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A citywide group that houses homeless lesbian, gay, bisexual and transgender youths has opened a new shelter at the former site of an LGBT center at an Astoria church after a Long Island diocese gave the house of worship a $200,000 face-lift.
The Ali Forney Center, which operates six shelters in Brooklyn and has a drop-in center at 527 W. 22nd St. in Manhattan, began operating a new LGBT youth shelter with 16 beds at St. Andrew’s Church on 31st Avenue in Astoria in early November, said Carl Siciliano, founder and executive director of the city group.
“An awful lot of these kids were told by their families that they couldn’t accept having a gay kid, so they had to get out,” Siciliano said. “Some of them felt harassed or unwanted. A disturbing number of them have experienced domestic violence. We provide support services to help them get jobs or get back into school.”
Siciliano said the center currently has a waiting list of 150 youths, ages 18 to 24. Ali Forney is also looking for additional sites to open shelters in the borough.
The Rev. Louis Braxton formerly operated LGBT youth shelter Carmen’s Place at the church until the Episcopal Diocese of Long Island shuttered the building in 2007. Braxton now operates his center out of an apartment in Astoria.
But the diocese put $200,000 into renovating the former church site, allowing Ali Forney to operate its shelter in the space. Youths can stay up to six months at the new site.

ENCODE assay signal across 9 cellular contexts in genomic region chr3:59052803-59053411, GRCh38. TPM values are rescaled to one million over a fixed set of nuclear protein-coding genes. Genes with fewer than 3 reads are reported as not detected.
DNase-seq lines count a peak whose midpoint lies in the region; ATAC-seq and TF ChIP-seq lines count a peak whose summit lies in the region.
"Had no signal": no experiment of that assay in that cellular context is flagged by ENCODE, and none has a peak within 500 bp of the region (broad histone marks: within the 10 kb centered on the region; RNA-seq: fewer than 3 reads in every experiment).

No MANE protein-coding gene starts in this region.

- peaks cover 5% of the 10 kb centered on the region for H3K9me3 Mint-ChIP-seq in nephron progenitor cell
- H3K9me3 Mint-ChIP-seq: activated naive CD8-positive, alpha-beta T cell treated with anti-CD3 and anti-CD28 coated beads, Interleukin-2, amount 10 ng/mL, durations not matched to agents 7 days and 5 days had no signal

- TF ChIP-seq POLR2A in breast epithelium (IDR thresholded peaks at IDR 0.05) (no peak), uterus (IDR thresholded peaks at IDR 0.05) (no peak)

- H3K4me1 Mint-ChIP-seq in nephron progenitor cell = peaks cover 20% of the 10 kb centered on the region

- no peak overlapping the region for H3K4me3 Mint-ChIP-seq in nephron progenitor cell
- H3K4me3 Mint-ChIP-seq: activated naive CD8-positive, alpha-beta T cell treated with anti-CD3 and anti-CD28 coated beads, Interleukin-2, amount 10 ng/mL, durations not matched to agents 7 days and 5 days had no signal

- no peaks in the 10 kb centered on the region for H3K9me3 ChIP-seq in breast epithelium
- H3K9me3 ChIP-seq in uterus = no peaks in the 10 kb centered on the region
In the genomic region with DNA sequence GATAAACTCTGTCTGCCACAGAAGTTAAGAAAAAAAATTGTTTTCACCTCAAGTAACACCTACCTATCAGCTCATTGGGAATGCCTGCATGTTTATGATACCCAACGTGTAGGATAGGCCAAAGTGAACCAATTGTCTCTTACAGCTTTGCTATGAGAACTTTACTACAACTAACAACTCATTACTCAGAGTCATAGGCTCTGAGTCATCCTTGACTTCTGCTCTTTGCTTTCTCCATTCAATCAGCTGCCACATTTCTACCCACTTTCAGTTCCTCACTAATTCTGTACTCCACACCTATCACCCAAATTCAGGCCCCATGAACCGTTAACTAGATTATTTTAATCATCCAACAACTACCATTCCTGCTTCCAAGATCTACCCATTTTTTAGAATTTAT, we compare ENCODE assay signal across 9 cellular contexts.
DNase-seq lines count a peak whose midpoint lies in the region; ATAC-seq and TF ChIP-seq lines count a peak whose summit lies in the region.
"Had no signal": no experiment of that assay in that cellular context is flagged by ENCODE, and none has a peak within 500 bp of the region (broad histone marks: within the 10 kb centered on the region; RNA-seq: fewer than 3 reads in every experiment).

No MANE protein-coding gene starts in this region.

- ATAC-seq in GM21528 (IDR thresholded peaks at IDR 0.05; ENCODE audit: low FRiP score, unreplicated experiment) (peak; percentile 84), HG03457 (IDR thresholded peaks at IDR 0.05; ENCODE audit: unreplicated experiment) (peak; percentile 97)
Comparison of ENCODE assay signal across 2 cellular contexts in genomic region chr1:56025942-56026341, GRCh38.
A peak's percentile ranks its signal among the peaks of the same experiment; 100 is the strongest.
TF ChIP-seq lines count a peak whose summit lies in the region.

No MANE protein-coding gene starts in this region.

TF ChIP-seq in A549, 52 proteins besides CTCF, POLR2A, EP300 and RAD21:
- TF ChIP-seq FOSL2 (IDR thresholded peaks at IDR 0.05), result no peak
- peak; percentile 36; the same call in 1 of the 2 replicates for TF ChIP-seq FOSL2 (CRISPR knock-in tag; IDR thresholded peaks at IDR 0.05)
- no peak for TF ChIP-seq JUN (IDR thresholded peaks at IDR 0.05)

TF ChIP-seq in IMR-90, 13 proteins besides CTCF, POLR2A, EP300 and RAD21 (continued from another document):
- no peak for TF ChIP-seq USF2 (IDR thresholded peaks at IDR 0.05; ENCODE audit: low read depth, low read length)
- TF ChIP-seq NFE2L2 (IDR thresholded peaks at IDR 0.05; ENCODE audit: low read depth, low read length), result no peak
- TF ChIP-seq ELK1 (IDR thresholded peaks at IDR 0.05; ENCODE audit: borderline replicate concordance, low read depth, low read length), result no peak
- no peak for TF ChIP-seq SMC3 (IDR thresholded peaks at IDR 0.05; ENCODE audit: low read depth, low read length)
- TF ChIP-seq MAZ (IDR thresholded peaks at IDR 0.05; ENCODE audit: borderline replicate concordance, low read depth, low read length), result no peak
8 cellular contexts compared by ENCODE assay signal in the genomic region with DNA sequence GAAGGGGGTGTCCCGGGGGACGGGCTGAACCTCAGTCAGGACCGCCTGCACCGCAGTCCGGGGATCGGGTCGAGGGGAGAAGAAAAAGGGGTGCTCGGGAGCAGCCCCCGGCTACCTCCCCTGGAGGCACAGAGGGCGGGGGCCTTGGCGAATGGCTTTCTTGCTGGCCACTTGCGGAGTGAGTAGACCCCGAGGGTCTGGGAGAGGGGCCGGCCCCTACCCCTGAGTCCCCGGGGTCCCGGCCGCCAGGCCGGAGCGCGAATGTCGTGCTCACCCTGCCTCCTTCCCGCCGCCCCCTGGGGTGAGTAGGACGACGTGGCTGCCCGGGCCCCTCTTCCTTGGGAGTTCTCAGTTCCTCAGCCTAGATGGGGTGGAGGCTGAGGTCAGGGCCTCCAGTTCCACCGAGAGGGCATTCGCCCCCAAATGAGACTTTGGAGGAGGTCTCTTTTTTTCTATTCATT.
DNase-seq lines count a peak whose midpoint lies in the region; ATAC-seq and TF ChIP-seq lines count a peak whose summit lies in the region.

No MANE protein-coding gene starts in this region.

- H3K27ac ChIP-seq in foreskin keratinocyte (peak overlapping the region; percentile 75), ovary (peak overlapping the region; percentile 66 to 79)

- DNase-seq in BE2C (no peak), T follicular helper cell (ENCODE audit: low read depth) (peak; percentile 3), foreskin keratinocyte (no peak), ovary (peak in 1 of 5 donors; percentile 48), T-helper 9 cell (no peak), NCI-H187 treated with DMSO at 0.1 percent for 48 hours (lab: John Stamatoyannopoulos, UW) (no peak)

Refurbishments to the building include a new coat of paint as well as upgraded wiring, bathrooms, showers, toilets, refrigerators, freezers, a dishwasher, sanded floors, plumbing and repaired windows.
The Astoria shelter is currently filled to capacity. An estimated 25 percent of visitors to the center are from Queens, Siciliano said.
Danny Dromm, the councilman-elect for Jackson Heights’ District 25 and an active leader in the borough’s gay community, said he would attempt to secure additional funding for sites like Astoria’s Ali Forney Center.
“This is a totally underserved group,” he said. “It’s estimated there are 7,500 homeless youths in New York City and between 30 to 40 percent of them are LGBT. In the whole city, there are probably a total 200 beds dedicated to this population. Many of these kids have been thrown out of their homes because they are gay, so they need to be in an environment that is friendly.”
Dromm said many of the youths perform sex work on the streets, which puts them at risk for contracting AIDS and other sexually transmitted diseases.
Reach reporter Nathan Duke by e-mail at email@example.com or by phone at 718-229-0300, Ext. 156.
©2009 Community Newspaper Group
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